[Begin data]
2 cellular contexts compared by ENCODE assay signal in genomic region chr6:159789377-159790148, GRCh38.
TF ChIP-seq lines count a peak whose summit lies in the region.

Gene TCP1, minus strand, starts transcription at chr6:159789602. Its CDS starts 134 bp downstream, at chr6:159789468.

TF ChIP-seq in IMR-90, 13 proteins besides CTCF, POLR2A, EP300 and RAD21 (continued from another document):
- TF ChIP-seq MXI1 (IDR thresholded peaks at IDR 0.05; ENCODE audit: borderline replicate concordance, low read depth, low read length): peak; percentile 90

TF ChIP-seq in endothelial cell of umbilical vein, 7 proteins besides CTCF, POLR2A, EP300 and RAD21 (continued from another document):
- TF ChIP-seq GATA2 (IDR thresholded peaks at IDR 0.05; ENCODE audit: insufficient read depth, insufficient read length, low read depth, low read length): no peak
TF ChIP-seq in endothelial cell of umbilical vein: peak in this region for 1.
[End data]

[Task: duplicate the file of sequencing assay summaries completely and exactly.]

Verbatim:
2 cellular contexts compared by ENCODE assay signal in genomic region chr6:159789377-159790148, GRCh38.
TF ChIP-seq lines count a peak whose summit lies in the region.

Gene TCP1, minus strand, starts transcription at chr6:159789602. Its CDS starts 134 bp downstream, at chr6:159789468.

TF ChIP-seq in IMR-90, 13 proteins besides CTCF, POLR2A, EP300 and RAD21 (continued from another document):
- TF ChIP-seq MXI1 (IDR thresholded peaks at IDR 0.05; ENCODE audit: borderline replicate concordance, low read depth, low read length): peak; percentile 90

TF ChIP-seq in endothelial cell of umbilical vein, 7 proteins besides CTCF, POLR2A, EP300 and RAD21 (continued from another document):
- TF ChIP-seq GATA2 (IDR thresholded peaks at IDR 0.05; ENCODE audit: insufficient read depth, insufficient read length, low read depth, low read length): no peak
TF ChIP-seq in endothelial cell of umbilical vein: peak in this region for 1.